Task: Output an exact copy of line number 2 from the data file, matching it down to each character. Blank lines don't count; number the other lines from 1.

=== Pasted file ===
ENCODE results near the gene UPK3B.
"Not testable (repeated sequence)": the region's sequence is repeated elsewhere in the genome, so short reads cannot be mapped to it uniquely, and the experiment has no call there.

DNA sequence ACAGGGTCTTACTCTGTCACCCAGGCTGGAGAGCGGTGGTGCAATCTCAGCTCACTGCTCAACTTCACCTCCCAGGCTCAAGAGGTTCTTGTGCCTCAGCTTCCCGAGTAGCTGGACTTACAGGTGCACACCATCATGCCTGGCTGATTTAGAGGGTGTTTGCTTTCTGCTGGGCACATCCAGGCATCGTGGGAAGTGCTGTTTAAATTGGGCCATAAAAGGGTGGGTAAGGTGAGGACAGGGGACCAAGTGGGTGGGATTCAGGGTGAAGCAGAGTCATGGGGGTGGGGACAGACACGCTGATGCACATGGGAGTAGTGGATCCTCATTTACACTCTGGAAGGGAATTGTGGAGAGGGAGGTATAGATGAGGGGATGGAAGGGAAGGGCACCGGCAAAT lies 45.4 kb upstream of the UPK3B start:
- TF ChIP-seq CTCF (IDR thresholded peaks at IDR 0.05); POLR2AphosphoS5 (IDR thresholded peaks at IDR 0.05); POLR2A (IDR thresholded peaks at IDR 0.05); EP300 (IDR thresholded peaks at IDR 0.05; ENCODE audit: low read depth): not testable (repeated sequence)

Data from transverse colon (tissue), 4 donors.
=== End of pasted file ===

"Not testable (repeated sequence)": the region's sequence is repeated elsewhere in the genome, so short reads cannot be mapped to it uniquely, and the experiment has no call there.